• Java/.NET interoperability solutions provider JNBridge made a big announcement at the show. The Boulder, Colo.-based company known for creating tools that connect Java and .NET Framework-based components and apps, launched "Project Lightning," a new initiative the company says will extend Java and .NET interoperability into the cloud. The project aims to enable developers to access both .NET-based and Java-based cloud services from clients and services written with either platform, and to write cloud services incorporating both Java-based and .NET-based components, explained JNBridge CTO Wayne Citrin. The company demoed new software at the conference that showed Java-based clients accessing Azure (.NET-based) services, including support for Azure Cloud Drives, which showed how legacy apps can run in the cloud by simulating access to non-existent legacy facilities, such as the registry and file system.
  • eXo, the French tech company best known for its enterprise portal, released the 3.0 version of its flagship eXo Platform at the show. eXo is an application development platform architected on the new GateIn portal framework, which is a combination of JBoss Portal and eXo Portal. (JBoss and eXo are the two commercial backers.) eXo Platform 3.0 is being billed as the first integrated environment for building modern Java apps with such features as content management, collaboration and social intranet capabilities.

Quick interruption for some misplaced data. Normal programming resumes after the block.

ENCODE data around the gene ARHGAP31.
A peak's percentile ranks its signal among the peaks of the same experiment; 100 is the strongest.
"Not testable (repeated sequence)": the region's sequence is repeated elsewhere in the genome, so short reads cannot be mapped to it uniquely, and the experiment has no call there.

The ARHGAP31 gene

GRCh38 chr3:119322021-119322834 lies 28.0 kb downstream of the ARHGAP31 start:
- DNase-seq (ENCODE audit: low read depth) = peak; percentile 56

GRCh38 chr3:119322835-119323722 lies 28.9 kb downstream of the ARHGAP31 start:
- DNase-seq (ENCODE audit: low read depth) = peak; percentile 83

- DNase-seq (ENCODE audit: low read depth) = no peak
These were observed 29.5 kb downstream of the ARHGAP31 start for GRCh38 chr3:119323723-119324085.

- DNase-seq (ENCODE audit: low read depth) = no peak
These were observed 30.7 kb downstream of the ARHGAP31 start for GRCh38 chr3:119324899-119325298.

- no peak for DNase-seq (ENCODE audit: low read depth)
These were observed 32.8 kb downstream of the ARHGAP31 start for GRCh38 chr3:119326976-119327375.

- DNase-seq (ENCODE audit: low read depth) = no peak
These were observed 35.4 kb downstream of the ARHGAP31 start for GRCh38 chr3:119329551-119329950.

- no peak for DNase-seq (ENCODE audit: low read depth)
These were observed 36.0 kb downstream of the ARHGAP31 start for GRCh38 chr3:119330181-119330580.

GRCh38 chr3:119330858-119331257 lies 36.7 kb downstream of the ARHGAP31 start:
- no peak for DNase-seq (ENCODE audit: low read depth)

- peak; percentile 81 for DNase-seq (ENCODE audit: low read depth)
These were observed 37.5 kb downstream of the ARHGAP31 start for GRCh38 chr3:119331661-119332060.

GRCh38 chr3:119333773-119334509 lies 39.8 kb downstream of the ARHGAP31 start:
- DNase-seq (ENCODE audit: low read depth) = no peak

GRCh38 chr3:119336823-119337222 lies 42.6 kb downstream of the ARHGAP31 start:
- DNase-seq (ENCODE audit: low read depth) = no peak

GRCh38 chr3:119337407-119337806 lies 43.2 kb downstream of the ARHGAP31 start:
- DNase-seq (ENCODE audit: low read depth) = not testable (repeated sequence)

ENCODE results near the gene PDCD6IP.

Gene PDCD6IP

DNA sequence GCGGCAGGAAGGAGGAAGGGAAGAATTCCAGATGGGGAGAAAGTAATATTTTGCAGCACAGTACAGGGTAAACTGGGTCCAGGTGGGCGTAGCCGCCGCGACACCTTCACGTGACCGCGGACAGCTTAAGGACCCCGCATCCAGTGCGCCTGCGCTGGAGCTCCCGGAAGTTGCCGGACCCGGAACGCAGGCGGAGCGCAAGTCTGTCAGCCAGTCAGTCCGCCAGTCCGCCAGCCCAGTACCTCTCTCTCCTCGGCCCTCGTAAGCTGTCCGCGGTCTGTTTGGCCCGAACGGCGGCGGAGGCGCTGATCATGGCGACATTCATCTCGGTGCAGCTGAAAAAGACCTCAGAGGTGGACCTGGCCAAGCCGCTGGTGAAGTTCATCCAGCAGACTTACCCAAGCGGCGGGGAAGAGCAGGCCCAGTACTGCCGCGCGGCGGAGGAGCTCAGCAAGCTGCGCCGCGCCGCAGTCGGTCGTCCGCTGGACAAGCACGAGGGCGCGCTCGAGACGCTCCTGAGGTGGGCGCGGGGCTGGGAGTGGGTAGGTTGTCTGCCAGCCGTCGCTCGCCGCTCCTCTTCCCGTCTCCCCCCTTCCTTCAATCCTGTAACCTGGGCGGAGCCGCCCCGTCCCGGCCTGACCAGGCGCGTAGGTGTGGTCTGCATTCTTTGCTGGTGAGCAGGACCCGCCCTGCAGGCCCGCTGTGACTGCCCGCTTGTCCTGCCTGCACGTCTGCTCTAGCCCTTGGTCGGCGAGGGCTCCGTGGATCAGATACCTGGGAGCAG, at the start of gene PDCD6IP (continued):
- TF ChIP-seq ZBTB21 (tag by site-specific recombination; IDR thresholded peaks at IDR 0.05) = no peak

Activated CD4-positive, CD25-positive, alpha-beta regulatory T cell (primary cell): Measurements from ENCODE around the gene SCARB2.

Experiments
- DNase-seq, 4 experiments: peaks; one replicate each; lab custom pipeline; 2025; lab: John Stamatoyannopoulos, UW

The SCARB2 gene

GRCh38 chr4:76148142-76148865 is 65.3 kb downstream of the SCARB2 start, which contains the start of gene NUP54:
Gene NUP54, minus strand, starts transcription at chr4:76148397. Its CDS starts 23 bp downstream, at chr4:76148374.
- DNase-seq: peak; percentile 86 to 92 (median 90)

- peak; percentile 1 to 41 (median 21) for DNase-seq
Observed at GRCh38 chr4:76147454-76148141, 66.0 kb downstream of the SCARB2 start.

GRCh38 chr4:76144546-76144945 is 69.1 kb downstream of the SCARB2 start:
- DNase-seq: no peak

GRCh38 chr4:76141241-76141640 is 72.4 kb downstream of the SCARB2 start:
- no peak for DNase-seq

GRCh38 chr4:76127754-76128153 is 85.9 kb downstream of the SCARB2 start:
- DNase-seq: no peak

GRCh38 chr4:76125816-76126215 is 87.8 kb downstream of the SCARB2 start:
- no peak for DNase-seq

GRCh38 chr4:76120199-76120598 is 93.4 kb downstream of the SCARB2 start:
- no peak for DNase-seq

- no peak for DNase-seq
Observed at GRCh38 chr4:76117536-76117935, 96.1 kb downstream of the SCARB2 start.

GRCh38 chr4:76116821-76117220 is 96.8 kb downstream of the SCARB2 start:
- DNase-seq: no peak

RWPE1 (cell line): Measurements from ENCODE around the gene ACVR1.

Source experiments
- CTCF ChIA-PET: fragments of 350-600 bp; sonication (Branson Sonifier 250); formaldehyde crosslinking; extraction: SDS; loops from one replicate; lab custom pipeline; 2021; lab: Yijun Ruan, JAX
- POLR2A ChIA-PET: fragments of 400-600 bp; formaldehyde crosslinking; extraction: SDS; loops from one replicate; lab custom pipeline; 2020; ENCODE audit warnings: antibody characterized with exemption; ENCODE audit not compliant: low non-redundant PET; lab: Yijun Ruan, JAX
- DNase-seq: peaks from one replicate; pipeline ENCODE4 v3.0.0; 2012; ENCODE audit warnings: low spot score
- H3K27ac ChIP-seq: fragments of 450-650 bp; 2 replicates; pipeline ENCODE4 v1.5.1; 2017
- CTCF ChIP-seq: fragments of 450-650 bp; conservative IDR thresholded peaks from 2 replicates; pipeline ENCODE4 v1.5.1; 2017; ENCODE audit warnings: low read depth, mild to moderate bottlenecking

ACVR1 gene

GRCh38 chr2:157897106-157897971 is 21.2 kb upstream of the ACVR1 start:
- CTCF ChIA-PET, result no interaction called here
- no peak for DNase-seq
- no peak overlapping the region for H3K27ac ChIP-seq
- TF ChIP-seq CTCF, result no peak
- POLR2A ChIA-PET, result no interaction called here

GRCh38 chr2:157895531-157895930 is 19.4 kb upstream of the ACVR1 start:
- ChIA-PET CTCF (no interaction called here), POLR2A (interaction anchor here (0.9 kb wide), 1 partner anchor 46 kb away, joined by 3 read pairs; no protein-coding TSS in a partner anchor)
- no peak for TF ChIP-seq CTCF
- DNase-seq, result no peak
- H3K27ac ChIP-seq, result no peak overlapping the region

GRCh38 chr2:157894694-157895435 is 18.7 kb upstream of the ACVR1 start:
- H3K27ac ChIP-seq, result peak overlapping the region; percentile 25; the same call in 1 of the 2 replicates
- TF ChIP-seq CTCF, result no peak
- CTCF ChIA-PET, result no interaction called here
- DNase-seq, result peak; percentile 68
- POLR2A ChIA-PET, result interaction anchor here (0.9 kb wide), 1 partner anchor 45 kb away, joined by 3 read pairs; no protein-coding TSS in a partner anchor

• A startup called Particle launched the beta of its namesake cross-platform SDK at the show. The Particle Platform, which debuted at the DEMO Fall 2010 conference in Santa Clara, Calif., is designed to automate the porting process, enabling Java jocks to create native app on all smartphone platforms from a single, manageable code base. Devs get to code in familiar programming languages and deliver apps to every platform, the company promises. The company offered up to 500 developers attending the JavaOne event exclusive, free access to the platform.
  • Software production management (SPM) solutions provider Electric Cloud released ElectricCommander Workgroup Edition at the JavaOne event. This is a version of the ElectricCommander build-test-deploy automation system aimed at smaller teams and workgroups. The Workgroup Edition is designed to "free developers from maintaining homegrown, script-based systems, or adjusting their processes to fit open source tools." The vendor claims that the product makes it easier to implement Agile development in a Java environment, because it governs the build-test-deploy process. "The Agile requirement of testing working code at the end of each day doesn't always mesh smoothly with Java's modularity," the company said in a statement. "[The product's] automation and parallelism capabilities mean that build and test tasks are executed as early as possible and output is captured and analyzed in real-time..."

About the Author

John K. Waters is the editor in chief of a number of sites, with a focus on high-end development, AI and future tech. He's been writing about cutting-edge technologies and culture of Silicon Valley for more than two decades, and he's written more than a dozen books. He also co-scripted the documentary film Silicon Valley: A 100 Year Renaissance, which aired on PBS.  He can be reached at [email protected].